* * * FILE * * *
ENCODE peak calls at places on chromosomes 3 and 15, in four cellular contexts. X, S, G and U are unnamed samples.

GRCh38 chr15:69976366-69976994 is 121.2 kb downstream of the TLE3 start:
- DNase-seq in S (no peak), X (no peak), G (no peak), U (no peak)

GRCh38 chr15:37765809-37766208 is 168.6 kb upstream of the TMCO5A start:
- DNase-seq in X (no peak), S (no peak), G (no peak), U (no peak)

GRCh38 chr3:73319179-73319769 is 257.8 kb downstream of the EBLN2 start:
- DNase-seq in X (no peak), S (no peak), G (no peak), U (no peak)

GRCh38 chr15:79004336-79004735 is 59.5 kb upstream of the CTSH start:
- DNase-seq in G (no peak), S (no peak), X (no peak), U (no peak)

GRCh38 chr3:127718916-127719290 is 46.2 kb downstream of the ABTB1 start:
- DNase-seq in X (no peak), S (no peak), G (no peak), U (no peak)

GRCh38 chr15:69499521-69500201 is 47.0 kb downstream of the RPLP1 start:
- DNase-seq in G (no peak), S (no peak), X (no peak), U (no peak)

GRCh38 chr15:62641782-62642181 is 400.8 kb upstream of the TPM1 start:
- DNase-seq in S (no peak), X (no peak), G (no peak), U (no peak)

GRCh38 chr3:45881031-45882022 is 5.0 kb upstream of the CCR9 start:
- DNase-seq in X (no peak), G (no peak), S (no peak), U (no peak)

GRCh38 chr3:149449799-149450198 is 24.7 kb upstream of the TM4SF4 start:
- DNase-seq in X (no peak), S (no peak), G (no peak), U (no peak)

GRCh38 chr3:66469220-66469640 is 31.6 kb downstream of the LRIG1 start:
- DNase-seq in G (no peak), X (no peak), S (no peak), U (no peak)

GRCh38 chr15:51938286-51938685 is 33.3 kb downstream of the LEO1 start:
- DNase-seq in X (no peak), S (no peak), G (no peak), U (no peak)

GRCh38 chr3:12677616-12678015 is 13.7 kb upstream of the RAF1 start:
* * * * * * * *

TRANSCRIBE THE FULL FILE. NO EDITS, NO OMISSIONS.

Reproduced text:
ENCODE peak calls at places on chromosomes 3 and 15, in four cellular contexts. X, S, G and U are unnamed samples.

GRCh38 chr15:69976366-69976994 is 121.2 kb downstream of the TLE3 start:
- DNase-seq in S (no peak), X (no peak), G (no peak), U (no peak)

GRCh38 chr15:37765809-37766208 is 168.6 kb upstream of the TMCO5A start:
- DNase-seq in X (no peak), S (no peak), G (no peak), U (no peak)

GRCh38 chr3:73319179-73319769 is 257.8 kb downstream of the EBLN2 start:
- DNase-seq in X (no peak), S (no peak), G (no peak), U (no peak)

GRCh38 chr15:79004336-79004735 is 59.5 kb upstream of the CTSH start:
- DNase-seq in G (no peak), S (no peak), X (no peak), U (no peak)

GRCh38 chr3:127718916-127719290 is 46.2 kb downstream of the ABTB1 start:
- DNase-seq in X (no peak), S (no peak), G (no peak), U (no peak)

GRCh38 chr15:69499521-69500201 is 47.0 kb downstream of the RPLP1 start:
- DNase-seq in G (no peak), S (no peak), X (no peak), U (no peak)

GRCh38 chr15:62641782-62642181 is 400.8 kb upstream of the TPM1 start:
- DNase-seq in S (no peak), X (no peak), G (no peak), U (no peak)

GRCh38 chr3:45881031-45882022 is 5.0 kb upstream of the CCR9 start:
- DNase-seq in X (no peak), G (no peak), S (no peak), U (no peak)

GRCh38 chr3:149449799-149450198 is 24.7 kb upstream of the TM4SF4 start:
- DNase-seq in X (no peak), S (no peak), G (no peak), U (no peak)

GRCh38 chr3:66469220-66469640 is 31.6 kb downstream of the LRIG1 start:
- DNase-seq in G (no peak), X (no peak), S (no peak), U (no peak)

GRCh38 chr15:51938286-51938685 is 33.3 kb downstream of the LEO1 start:
- DNase-seq in X (no peak), S (no peak), G (no peak), U (no peak)

GRCh38 chr3:12677616-12678015 is 13.7 kb upstream of the RAF1 start: